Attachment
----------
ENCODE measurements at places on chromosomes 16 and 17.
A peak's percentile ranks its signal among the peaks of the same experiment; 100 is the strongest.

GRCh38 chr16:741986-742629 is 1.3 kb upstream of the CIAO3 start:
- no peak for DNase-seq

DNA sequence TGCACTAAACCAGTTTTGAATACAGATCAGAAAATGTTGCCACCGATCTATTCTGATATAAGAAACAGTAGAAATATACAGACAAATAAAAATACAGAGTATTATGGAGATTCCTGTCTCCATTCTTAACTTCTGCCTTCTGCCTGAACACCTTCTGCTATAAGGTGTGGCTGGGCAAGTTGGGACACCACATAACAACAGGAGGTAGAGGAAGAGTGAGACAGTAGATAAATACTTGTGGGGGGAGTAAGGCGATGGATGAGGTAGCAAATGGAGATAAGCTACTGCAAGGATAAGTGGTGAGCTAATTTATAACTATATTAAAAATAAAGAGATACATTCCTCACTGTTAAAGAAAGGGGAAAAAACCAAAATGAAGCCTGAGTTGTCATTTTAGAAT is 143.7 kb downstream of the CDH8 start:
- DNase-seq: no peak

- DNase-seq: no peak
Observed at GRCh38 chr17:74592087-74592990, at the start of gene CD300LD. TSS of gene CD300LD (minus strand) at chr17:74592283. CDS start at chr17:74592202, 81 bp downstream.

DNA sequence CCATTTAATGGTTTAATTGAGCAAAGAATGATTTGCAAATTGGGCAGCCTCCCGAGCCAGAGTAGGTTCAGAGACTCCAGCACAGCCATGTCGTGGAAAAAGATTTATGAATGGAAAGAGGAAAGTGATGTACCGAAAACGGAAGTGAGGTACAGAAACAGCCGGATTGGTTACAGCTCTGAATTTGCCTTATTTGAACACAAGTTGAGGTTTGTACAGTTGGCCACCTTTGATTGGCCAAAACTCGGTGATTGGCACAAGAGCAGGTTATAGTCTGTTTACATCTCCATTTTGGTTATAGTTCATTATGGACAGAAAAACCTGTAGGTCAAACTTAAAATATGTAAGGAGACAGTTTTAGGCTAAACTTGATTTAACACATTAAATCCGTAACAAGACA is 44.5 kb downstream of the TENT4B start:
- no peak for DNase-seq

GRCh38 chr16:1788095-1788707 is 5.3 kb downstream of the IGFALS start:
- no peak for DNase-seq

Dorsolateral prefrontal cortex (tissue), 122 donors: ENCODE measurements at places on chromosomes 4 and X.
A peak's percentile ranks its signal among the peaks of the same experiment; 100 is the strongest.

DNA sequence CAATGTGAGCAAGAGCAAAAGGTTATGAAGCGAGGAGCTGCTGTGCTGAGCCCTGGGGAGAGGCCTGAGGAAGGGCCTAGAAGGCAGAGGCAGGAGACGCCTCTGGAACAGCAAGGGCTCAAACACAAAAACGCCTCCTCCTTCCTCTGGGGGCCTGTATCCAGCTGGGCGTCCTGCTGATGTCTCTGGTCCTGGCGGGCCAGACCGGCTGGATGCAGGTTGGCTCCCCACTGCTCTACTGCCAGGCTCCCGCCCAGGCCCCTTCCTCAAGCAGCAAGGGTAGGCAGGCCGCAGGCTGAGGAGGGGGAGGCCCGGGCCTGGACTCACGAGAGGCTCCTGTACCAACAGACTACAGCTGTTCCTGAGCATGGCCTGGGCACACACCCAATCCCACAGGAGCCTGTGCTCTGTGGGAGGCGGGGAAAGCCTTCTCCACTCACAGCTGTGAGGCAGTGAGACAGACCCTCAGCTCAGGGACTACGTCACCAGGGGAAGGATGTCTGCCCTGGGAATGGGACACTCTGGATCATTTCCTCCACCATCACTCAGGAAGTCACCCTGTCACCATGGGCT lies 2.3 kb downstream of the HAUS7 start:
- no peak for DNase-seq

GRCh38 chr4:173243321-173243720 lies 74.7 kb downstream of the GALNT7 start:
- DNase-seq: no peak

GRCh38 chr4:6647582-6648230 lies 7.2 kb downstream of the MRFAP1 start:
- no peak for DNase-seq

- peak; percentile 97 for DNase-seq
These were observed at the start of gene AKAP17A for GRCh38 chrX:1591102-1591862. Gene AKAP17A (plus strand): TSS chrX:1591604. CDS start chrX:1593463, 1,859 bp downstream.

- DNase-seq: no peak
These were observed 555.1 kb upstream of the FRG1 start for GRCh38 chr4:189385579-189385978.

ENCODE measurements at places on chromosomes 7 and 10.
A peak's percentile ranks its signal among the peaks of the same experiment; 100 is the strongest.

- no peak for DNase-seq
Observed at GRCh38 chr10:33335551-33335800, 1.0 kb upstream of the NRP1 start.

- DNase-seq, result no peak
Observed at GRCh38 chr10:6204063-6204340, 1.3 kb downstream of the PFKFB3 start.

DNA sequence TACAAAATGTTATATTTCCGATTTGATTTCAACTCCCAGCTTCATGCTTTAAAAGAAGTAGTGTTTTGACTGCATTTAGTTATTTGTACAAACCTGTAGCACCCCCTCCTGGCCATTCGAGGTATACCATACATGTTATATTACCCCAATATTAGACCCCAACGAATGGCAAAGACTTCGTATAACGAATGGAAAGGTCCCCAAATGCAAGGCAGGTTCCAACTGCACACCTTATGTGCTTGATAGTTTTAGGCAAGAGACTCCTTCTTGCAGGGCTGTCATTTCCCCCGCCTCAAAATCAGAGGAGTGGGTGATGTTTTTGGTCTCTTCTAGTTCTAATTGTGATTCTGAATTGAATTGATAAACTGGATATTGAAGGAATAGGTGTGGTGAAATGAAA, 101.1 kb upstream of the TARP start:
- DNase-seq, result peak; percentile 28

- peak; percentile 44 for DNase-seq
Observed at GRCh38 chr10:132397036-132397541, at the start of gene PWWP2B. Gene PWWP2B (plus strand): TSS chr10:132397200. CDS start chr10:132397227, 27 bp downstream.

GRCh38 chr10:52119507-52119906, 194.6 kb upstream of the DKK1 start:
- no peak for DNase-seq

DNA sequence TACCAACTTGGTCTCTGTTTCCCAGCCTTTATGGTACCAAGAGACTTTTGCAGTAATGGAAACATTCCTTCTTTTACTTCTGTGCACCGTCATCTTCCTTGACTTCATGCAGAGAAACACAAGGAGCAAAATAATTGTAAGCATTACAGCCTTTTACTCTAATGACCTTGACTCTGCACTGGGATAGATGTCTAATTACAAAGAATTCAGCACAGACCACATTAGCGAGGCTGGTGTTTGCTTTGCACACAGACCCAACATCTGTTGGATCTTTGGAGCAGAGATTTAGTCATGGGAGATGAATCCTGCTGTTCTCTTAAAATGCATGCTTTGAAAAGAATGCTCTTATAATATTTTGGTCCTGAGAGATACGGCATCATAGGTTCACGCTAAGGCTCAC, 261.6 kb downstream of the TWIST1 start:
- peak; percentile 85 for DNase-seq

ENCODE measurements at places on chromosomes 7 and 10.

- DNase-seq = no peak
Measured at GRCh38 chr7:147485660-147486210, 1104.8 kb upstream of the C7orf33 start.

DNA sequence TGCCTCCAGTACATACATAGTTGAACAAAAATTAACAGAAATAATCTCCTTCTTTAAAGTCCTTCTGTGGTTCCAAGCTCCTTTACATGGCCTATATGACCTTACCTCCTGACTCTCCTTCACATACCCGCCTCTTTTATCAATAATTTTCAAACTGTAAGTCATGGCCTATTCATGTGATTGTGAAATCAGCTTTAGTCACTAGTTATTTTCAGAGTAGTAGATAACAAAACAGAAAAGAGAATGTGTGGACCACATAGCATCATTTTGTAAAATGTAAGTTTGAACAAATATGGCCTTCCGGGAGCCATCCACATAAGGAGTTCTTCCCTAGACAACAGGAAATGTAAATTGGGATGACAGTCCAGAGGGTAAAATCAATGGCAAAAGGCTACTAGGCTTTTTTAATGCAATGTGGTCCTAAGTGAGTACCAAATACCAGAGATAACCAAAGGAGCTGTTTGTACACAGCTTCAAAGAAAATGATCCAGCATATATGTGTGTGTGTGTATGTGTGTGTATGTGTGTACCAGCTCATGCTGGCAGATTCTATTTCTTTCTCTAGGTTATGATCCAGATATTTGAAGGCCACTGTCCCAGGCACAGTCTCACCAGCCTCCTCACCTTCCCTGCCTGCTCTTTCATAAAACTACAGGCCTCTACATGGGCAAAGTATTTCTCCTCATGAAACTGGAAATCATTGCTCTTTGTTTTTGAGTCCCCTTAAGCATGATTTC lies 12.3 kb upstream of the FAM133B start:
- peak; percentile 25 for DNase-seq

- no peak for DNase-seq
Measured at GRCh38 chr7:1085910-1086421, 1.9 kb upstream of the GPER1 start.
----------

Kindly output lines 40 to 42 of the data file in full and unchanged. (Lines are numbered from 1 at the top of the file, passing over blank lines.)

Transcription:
- DNase-seq = no peak
Measured at GRCh38 chr7:147485660-147486210, 1104.8 kb upstream of the C7orf33 start.

DNA sequence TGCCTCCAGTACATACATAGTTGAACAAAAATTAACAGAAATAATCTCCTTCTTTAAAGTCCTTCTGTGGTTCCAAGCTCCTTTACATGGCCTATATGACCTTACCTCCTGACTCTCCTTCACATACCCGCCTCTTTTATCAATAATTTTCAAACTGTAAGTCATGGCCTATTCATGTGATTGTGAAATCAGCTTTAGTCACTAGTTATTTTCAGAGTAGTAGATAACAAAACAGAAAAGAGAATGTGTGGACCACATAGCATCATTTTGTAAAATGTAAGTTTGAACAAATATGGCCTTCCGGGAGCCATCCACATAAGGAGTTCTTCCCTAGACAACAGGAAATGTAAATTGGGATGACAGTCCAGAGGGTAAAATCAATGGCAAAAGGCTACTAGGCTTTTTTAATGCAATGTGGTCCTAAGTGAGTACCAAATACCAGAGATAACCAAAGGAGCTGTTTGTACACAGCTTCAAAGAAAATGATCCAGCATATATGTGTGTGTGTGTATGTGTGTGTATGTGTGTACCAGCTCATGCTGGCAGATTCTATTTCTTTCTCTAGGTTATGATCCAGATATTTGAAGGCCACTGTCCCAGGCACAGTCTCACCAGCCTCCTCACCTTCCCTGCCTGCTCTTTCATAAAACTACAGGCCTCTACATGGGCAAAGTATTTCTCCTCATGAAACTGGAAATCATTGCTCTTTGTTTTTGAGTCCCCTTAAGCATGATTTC lies 12.3 kb upstream of the FAM133B start: